Bangkok-based Eko Communications, which is focused on enabling intra-enterprise communication within large-scale companies through its mobile-centric product, has raised $5.7 million in Series A funding led by Gobi Partners.
Founded by Korawad Chearavanont and David Zhang, who serve in the roles of CEO and CTO respectively, Eko aims to be an enterprise mobile tool with the potential to boost enterprise productivity and security. Currently, many firms and workplaces rely on tools built for social communication, but are sub-optimal for business use.
Unlike other enterprise communication tools such as Slack or HipChat, Eko (which operates from offices in New York & Bangkok) is differentiating itself by focusing on a highly specific market segment – enterprises with a large distributed workforce numbering in the thousands.
By focusing on larger enterprises and addressing the challenges they face, Eko is able to differentiate itself from other business messaging apps, which mostly cater to smaller businesses and startup ventures.
Messages on Eko can be arranged by topic, thread or group, combined with search features and cross-device synchronisation ensuring that messages are readily retrievable. According to a media release by the firm, this is supplemented with encryption and the addition of employees to a company directory.
Currently available on iOS, Android and as a web client, Eko monetises its service on a per seat basis via a tiered pricing system topping out at $10 per user. However, client can tailor their own packages if they have specific needs for their firm.
Features of the app include the ability to selectively broadcast to specific groups of staff by location, management level or other criteria. Clients also have the ability to customise and white-label the app. With many firms using consumer messaging apps like Telegram, LINE and WhatsApp, what Eko offers is a more secure and customisable solution that is aligned with the predicted proliferation of mobile devices in the region.
Incidentally, Chearavanont is the grandson of billionaire Dhanin Chearavanont, the head of agribusiness conglomerate Charoen Pokphand Group and one of the wealthiest industrialists in Thailand and the wider Southeast Asian region.
According to their Crunchbase profile, Eko is being “used by companies representing $3.3 billion in revenue, and has confirmed deployment plans to companies representing over $20 billion in total revenue”. It ‘s customers seemingly include public companies with a total of over $25 billion in market capitalisation, according to a media release.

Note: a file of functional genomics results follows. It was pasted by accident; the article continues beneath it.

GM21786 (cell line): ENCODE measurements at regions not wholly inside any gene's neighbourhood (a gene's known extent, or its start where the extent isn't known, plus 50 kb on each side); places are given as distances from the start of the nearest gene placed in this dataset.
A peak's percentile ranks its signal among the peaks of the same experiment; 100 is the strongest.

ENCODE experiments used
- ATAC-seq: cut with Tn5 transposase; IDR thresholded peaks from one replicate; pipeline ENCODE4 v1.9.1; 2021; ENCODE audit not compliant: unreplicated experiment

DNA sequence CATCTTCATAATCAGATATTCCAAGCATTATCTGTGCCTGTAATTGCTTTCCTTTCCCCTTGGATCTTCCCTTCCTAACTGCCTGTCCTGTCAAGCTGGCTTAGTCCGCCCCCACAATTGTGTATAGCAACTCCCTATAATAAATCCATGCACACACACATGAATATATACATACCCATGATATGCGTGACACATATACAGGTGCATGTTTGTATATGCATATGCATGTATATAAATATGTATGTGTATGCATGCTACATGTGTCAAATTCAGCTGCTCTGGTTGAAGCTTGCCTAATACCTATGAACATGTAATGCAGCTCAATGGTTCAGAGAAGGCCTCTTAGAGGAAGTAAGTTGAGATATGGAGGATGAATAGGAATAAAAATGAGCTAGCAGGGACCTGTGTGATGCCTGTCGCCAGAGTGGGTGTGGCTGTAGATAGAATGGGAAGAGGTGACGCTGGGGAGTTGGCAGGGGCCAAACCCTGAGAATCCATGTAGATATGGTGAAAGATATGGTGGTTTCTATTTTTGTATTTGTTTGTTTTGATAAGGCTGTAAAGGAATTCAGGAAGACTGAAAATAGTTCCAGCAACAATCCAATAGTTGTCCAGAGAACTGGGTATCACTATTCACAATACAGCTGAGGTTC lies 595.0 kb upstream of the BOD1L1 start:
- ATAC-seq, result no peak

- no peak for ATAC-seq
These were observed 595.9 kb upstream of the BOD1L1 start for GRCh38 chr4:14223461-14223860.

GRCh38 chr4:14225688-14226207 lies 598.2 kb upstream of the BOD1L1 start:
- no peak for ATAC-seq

In a statement to TechCrunch, Chearavanont said, “We’re very different. If you look at Slack’s client base, it’s very techy and focused on small teams… when the team becomes too big, it becomes less strong. With Eko, the bigger the team becomes, the stronger it is. For companies with less than 100 employees we’d recommend going to a rival.”
Eko began life in New York, when Chearavanont developed it during his tenure as a student in the US. The relocation of Eko’s main office to Bangkok is motivated by the need to be closer to its major clients, which include Thai mobile operator True, hotel giant Radisson and 7-Eleven. They also intend to expand across Southeast Asia.
According to Eko, most of its $1.2 million annual recurring revenue comes from China, where it has a number of undisclosed clients. the company plans plans to establish a Beijing office in near future
Commenting on this development in a statement to e27, Chearavanont said, “We were not planning to launch in China till later but it was actually quite organic because it was just kind of a couple of references from some executives in Southeast Asia to the, let’s just say, government-affiliated entities and it kind of peaked off and now we’re working with them on some stuff.”
The company is already profitable, and the current round of funding is mainly intended as growth capital. Future revenue is expected to be derived from associated services that customers can add to enhance their user experience. Some possibilities are customising and optimising the app for banks or hospitals.
To date, Eko claims to have an active user base that has grown more than 1800 per cent since April 2015.
According to Chearavanont: “Our strategy is long term. We don’t just want to be an enterprise messaging app, we want to be a mobile enterprise platform.”
Commenting on the investment, Kay-Mok Ku, a partner at Gobi Partners, explained: “The advent of email and shift to client/server computing created the groupware category in the 1990s. Similarly, the prevalence of instant messaging on smartphones has led to all-in-one social communication apps such as Wechat on the consumer front.”
Ku added, “We believe that there is ample room for enterprise-grade mobile communication platforms like Eko to thrive in the connected workplace.”